UN crisis expert sharing worldly view

Paul Altesman has spent his 27-year career with the United Nations putting out fires and resolving crises around the world. He was in famine-struck Cambodia after the defeat of Pol Pot and the Khmer Rouge, for example, and he was also on one of the earliest flights into Baghdad following the first Gulf War.

In addition, he’s had special assignments on behalf of the UN secretary general to participate in the negotiations for the Paris Peace Accords for Cambodia, the first UN missions to the newly independent states of the former Soviet Union, and the preparations for post-Oslo Peace Accords in the Middle East.

Since 1982, Altesman has been a director of the UN’s Children’s Fund (UNICEF), with responsibilities that have included participation in the coordination of all UN economic, social and emergency policies and programs. He regularly attended Security Council and General Assembly meetings, and he also participated in most UN-related economic or social world summit meetings during the 1980s and ‘90s.

Tuesday and Wednesday (April 17 and 18), Altesman will be in Chico, sharing his wealth of experience during two public lectures beginning at 7 p.m. in Holt 170 on the Chico State University campus. There will be no charge to attend.

In a phone conversation from his home in New York City, Altesman said he was still formulating his talks and was hoping that they would turn into open discussions as much as lectures. He’ll begin the Tuesday talk, he said, by describing two UN crisis interventions, the first in Cambodia and Southeast Asia, the second in Iraq following the first Gulf War.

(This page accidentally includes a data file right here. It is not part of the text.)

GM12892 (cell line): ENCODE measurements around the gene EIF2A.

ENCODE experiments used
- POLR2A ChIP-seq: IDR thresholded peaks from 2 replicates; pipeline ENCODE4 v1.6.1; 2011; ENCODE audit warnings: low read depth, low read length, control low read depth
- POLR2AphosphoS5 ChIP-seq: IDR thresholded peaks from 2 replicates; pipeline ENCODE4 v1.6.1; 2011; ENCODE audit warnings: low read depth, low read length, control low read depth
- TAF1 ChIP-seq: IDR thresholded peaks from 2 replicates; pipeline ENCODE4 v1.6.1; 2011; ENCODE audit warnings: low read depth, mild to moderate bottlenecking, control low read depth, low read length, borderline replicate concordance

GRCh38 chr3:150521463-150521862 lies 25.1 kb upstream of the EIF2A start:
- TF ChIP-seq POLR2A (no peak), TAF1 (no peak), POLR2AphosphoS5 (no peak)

The first mission was successful, and in fact was nominated for the Nobel Peace Prize. “Thirty years ago Cambodia and Vietnam were the worst places in the world,” Altesman explained, “but no longer.” Most important, they’ve enjoyed peace and the opportunity to rebuild, and the UN humanitarian and peacemaking effort in the region was an important part of that success.

The UN’s intervention in Iraq after the first Gulf War, in contrast, failed terribly, “with consequences we are feeling today.”

He said he intends to try to explain why one effort worked and the other didn’t. The answer, he suggested, remains highly relevant today.

His Wednesday talk will deal with underdevelopment and how the planet’s poorest nations can be helped. It will include a discussion of the roles of the World Bank, the International Monetary Fund and the World Trade Organization, groups with which he has had extensive experience.

Altesman said that, although neither of his talks will deal specifically with the Iraq war, he’s hoping audience interest in that conflict will lead to lively Q&A sessions about the history and role of the UN in international peacemaking.